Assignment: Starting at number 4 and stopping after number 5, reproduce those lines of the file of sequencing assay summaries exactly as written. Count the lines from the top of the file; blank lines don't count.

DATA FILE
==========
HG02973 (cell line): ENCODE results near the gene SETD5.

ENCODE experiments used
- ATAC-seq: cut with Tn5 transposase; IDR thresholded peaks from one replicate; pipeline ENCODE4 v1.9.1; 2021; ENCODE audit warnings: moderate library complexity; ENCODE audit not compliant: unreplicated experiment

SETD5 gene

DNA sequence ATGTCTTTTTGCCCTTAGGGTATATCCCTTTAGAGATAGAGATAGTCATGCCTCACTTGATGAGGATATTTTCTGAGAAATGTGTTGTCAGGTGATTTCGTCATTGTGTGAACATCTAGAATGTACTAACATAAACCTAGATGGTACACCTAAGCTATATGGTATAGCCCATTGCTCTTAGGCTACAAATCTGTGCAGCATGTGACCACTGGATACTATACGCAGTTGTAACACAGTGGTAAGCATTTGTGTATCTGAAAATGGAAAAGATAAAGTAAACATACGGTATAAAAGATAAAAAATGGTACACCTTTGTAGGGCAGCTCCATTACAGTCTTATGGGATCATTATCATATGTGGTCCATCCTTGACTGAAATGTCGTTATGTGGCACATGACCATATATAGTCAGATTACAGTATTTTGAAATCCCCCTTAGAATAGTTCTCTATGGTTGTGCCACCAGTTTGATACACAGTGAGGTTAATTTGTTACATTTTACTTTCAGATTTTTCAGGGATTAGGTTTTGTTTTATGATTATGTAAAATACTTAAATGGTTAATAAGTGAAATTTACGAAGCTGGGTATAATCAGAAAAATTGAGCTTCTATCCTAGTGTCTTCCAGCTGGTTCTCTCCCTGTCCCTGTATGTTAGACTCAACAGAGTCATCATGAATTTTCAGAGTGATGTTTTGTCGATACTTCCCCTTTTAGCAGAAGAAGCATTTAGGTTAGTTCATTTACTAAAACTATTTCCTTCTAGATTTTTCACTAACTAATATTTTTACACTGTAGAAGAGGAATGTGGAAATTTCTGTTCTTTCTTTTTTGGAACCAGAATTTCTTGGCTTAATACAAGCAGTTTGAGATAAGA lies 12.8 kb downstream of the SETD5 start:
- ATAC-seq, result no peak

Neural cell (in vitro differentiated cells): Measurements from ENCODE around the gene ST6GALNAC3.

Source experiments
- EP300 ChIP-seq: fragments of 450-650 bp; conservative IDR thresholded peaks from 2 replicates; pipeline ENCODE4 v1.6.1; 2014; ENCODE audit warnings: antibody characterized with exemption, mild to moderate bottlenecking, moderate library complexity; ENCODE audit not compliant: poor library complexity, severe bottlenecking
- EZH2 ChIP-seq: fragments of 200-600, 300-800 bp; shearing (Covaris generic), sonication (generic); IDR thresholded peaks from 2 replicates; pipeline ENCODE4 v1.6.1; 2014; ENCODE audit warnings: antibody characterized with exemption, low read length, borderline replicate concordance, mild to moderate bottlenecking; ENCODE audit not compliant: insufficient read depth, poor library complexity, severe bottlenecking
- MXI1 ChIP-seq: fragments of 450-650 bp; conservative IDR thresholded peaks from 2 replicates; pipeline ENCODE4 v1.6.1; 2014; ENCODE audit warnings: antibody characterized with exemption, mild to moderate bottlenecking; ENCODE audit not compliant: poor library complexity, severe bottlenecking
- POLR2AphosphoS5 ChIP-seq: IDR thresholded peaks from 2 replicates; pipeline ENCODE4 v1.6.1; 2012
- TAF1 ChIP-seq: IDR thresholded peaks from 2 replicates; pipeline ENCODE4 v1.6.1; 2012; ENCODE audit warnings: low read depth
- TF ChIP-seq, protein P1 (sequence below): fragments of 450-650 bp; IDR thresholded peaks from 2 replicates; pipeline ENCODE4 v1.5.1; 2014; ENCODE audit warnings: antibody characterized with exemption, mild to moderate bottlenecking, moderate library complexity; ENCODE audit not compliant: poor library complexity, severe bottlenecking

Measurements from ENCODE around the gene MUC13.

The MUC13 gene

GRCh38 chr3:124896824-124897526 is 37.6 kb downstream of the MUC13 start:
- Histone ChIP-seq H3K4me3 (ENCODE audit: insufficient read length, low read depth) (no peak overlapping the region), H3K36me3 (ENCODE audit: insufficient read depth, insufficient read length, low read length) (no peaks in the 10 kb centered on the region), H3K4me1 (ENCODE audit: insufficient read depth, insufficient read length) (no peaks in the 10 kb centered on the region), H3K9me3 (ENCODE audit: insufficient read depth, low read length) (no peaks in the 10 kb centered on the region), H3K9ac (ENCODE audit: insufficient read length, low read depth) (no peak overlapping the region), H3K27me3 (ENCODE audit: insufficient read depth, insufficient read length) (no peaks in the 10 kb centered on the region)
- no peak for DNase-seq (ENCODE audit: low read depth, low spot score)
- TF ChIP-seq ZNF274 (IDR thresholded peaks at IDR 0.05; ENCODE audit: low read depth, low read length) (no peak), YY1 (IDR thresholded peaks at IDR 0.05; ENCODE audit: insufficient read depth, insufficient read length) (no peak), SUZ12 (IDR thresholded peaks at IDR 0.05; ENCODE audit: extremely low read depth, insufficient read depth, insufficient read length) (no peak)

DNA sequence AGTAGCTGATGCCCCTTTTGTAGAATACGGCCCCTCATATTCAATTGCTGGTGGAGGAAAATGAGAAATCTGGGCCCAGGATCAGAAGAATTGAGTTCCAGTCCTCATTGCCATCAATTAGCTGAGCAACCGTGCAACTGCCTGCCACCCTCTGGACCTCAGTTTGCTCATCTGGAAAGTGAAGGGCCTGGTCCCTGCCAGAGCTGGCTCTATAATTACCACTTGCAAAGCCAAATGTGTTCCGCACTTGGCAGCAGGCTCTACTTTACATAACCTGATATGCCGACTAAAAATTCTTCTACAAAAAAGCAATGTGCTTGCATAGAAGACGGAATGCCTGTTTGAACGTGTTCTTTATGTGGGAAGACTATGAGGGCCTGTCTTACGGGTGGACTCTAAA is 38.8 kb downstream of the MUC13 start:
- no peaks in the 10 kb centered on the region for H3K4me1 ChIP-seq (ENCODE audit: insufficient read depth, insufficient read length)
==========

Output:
SETD5 gene

DNA sequence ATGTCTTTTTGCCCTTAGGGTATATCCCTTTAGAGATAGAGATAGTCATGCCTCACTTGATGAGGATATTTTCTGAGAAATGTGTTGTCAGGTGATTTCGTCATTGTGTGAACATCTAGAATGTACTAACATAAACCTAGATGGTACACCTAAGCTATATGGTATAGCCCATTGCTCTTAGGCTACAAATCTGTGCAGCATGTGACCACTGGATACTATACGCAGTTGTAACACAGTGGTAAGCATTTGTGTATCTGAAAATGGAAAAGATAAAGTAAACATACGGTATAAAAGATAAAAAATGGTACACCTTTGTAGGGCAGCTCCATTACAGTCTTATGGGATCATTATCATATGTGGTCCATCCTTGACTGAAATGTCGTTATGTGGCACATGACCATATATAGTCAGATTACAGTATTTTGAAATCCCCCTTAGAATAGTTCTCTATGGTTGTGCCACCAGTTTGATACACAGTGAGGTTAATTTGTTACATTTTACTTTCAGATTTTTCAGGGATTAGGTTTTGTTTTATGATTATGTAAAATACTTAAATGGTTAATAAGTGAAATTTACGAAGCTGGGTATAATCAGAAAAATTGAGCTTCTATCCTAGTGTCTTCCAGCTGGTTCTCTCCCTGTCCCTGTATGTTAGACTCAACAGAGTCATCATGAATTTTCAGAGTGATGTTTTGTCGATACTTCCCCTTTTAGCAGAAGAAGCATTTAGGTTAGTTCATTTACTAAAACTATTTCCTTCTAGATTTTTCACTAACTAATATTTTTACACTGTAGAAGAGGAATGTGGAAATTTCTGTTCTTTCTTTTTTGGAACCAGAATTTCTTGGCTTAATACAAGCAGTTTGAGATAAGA lies 12.8 kb downstream of the SETD5 start: